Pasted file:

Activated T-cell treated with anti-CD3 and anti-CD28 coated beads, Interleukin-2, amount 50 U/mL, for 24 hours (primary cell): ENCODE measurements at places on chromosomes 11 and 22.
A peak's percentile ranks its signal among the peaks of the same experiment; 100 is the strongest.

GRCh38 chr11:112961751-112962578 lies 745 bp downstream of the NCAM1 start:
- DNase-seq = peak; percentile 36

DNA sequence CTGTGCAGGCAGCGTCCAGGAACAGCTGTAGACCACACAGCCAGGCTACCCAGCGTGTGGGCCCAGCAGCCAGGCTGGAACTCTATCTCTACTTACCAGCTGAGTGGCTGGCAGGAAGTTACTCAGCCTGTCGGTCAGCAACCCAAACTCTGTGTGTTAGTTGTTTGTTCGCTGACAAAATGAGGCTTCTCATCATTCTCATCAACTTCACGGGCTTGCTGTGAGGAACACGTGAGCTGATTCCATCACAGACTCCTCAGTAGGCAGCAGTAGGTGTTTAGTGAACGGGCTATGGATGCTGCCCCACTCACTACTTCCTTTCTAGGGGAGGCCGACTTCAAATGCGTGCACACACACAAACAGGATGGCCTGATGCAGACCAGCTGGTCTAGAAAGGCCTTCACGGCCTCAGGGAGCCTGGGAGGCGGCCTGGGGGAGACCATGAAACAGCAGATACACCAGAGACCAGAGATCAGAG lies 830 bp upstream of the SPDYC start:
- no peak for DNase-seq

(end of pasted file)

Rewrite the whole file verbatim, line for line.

Activated T-cell treated with anti-CD3 and anti-CD28 coated beads, Interleukin-2, amount 50 U/mL, for 24 hours (primary cell): ENCODE measurements at places on chromosomes 11 and 22.
A peak's percentile ranks its signal among the peaks of the same experiment; 100 is the strongest.

GRCh38 chr11:112961751-112962578 lies 745 bp downstream of the NCAM1 start:
- DNase-seq = peak; percentile 36

DNA sequence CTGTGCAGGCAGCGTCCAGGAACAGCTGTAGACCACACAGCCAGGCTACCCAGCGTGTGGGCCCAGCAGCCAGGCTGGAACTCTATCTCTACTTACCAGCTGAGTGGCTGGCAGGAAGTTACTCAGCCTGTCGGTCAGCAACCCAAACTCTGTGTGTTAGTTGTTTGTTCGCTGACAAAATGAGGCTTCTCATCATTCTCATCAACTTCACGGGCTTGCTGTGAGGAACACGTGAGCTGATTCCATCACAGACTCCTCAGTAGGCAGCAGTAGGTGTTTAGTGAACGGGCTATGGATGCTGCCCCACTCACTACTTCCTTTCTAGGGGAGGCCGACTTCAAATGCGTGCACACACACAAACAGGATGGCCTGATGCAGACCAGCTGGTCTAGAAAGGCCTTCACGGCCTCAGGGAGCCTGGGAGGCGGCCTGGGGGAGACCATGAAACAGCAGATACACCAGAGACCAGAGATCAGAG lies 830 bp upstream of the SPDYC start:
- no peak for DNase-seq